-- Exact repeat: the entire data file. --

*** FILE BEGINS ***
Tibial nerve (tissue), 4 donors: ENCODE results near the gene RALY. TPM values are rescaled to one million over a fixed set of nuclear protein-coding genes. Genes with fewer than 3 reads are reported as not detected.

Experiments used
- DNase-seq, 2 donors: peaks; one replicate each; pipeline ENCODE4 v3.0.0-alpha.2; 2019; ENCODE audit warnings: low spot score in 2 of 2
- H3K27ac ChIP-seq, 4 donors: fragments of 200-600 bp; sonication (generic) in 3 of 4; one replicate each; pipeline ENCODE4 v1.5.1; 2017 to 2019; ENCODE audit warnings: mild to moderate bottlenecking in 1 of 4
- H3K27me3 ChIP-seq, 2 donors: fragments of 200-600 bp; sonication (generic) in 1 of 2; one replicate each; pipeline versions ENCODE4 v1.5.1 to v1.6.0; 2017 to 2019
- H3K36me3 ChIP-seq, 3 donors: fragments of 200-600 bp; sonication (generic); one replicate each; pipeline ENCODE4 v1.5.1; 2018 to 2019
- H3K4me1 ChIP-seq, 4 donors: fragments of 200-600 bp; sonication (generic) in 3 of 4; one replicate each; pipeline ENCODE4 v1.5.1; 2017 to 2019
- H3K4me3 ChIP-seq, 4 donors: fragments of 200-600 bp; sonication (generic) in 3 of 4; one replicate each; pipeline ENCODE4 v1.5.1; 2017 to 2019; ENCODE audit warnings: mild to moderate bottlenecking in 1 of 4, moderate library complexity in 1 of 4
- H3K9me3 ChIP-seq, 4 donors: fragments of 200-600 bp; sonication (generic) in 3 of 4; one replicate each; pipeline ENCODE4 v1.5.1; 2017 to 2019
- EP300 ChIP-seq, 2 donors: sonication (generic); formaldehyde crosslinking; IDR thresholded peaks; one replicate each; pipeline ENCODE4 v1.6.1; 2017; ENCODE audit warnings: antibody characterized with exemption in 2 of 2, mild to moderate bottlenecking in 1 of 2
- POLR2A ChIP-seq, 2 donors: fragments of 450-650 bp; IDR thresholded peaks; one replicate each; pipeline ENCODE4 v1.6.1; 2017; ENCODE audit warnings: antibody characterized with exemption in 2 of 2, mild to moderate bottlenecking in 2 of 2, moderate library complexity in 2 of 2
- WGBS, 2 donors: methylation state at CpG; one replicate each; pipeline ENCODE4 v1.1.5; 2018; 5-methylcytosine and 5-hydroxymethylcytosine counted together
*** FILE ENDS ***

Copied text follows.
Tibial nerve (tissue), 4 donors: ENCODE results near the gene RALY. TPM values are rescaled to one million over a fixed set of nuclear protein-coding genes. Genes with fewer than 3 reads are reported as not detected.

Experiments used
- DNase-seq, 2 donors: peaks; one replicate each; pipeline ENCODE4 v3.0.0-alpha.2; 2019; ENCODE audit warnings: low spot score in 2 of 2
- H3K27ac ChIP-seq, 4 donors: fragments of 200-600 bp; sonication (generic) in 3 of 4; one replicate each; pipeline ENCODE4 v1.5.1; 2017 to 2019; ENCODE audit warnings: mild to moderate bottlenecking in 1 of 4
- H3K27me3 ChIP-seq, 2 donors: fragments of 200-600 bp; sonication (generic) in 1 of 2; one replicate each; pipeline versions ENCODE4 v1.5.1 to v1.6.0; 2017 to 2019
- H3K36me3 ChIP-seq, 3 donors: fragments of 200-600 bp; sonication (generic); one replicate each; pipeline ENCODE4 v1.5.1; 2018 to 2019
- H3K4me1 ChIP-seq, 4 donors: fragments of 200-600 bp; sonication (generic) in 3 of 4; one replicate each; pipeline ENCODE4 v1.5.1; 2017 to 2019
- H3K4me3 ChIP-seq, 4 donors: fragments of 200-600 bp; sonication (generic) in 3 of 4; one replicate each; pipeline ENCODE4 v1.5.1; 2017 to 2019; ENCODE audit warnings: mild to moderate bottlenecking in 1 of 4, moderate library complexity in 1 of 4
- H3K9me3 ChIP-seq, 4 donors: fragments of 200-600 bp; sonication (generic) in 3 of 4; one replicate each; pipeline ENCODE4 v1.5.1; 2017 to 2019
- EP300 ChIP-seq, 2 donors: sonication (generic); formaldehyde crosslinking; IDR thresholded peaks; one replicate each; pipeline ENCODE4 v1.6.1; 2017; ENCODE audit warnings: antibody characterized with exemption in 2 of 2, mild to moderate bottlenecking in 1 of 2
- POLR2A ChIP-seq, 2 donors: fragments of 450-650 bp; IDR thresholded peaks; one replicate each; pipeline ENCODE4 v1.6.1; 2017; ENCODE audit warnings: antibody characterized with exemption in 2 of 2, mild to moderate bottlenecking in 2 of 2, moderate library complexity in 2 of 2
- WGBS, 2 donors: methylation state at CpG; one replicate each; pipeline ENCODE4 v1.1.5; 2018; 5-methylcytosine and 5-hydroxymethylcytosine counted together